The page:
“Not only does she have the curiosity to learn and be stimulated, but she also has a sense of comfort and ease with taking initiative and trying new things. My husband and I don’t want her to ever feel like she has to depend on us to navigate her world… feeling as though she can’t make decisions- good decisions—for herself and her community, without having to call home and check"
“What we aimed for here and what we’ve gotten here is that our children are happy, confident, feel like they can comfortably explore what they want to explore, understand about being part of a community and giving back and making positive influences and positive additions and contributions to the world.”
“It validates their ideas and reasons for doing things. It’s a life lesson. As you grow up, you want to confidently portray yourself and not have an internal dialogue with yourself, saying ‘Should I say this?’”
“My daughter… Her piano teacher is always telling me ‘oh that’s right she is a Montessori child.’ She’s writing her own songs. She says ‘You are proving to me that my (other) students aren’t doing what they're capable of doing!’”
“They’ve set it up in such a way that they follow Montessori principles in everything they do. They're respectful to parents. They give parents information… honest open communication. That kind of thing doesn’t always happen at other schools."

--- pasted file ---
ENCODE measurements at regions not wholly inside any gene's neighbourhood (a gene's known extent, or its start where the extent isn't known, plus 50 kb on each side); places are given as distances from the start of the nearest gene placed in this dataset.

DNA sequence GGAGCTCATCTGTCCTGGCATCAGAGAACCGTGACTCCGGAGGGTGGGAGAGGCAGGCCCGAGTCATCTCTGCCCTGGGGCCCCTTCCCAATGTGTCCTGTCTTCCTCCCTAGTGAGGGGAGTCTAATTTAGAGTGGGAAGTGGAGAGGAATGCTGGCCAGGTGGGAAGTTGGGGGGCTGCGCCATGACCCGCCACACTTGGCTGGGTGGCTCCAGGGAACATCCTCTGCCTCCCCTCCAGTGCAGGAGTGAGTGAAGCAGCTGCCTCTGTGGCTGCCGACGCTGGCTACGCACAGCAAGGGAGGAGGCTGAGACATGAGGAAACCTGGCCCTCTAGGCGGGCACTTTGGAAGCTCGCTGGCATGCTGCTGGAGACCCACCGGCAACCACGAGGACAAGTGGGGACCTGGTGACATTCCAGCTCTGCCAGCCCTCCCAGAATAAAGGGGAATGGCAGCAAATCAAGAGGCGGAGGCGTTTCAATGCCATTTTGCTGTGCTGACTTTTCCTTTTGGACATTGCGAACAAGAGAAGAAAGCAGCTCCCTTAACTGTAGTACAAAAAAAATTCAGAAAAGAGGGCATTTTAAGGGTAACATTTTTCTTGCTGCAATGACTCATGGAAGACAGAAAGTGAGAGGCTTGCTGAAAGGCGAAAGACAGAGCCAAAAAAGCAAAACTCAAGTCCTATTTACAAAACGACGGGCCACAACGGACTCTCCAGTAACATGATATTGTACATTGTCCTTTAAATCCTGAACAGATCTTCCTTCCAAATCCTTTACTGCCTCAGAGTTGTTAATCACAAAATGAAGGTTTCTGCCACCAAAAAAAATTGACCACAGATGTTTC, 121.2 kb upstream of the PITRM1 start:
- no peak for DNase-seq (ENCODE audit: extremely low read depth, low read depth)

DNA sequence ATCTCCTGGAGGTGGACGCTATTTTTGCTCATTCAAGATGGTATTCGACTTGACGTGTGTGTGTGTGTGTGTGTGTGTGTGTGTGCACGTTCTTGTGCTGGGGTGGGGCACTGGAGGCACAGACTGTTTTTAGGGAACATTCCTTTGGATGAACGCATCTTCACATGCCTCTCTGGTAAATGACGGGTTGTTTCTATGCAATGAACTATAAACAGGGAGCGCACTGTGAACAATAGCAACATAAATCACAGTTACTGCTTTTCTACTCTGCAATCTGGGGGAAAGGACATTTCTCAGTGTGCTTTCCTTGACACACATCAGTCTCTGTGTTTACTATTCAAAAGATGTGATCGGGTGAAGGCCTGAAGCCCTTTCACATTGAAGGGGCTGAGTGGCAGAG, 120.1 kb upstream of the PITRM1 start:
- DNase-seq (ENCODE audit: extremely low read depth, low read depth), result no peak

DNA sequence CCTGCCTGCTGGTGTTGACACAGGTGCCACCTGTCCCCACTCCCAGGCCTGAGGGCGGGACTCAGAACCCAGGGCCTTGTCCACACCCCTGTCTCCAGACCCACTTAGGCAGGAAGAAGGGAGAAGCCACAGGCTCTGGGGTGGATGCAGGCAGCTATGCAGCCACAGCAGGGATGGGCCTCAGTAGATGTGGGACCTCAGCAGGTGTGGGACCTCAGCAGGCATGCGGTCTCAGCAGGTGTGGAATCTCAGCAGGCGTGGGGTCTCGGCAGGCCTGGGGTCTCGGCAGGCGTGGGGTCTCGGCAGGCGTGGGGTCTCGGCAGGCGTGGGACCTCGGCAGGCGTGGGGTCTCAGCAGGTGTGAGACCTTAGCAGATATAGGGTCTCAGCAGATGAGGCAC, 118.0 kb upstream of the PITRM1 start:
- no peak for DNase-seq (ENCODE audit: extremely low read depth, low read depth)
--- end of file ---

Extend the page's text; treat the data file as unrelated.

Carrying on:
“The difference at Arbor is, here, the community is driven by the teachers and the staff to be Montessori first and foremost. Everything else, the profitability, the business, the policies, the whatever, all are second to that core philosophy.”
“When you cross the bridge and walk into the hallway, it feels from top to bottom, no matter who it is, that they're deeply embedded in this philosophy —the way the building is structured, the way the playground is structured, the way the teachers interact with the kids, the office. It feels like everyone here is flying the flag, which is important if you’re spending the money you’re spending to come to a private school. You want to be able to say that this entire staff believes in the philosophy and has the child’s best interest at heart and is investing in that direction at this institution."
“Arbor doesn’t operate out of a mode of fear. A lot of schools operate out of a mode of fear, especially in a down economy -- focused on numbers and getting as many kids as possible. And to do so, they end up going outside of where a Montessori belief might take you."
“We appreciate the teachers’ level of engagement and commitment at Arbor. It is very important to us - their ability to really talk freely, openly, carefully, clearly about what is happening through the process and the meaning behind what’s happening through the process. We find that to be unusually impressive. Even with other Montessori schools, you would have a director who would be able to explain why and what’s happening in the schools but you don’t often have the same type of engagement with the teachers.”
“What’s happening here goes beyond Montessori. There's something, and I don’t know what it is —there's an aura. That sounds crunchy granola and I don’t mean that. There's something that goes on here that creates bonds between families and bonds between teachers."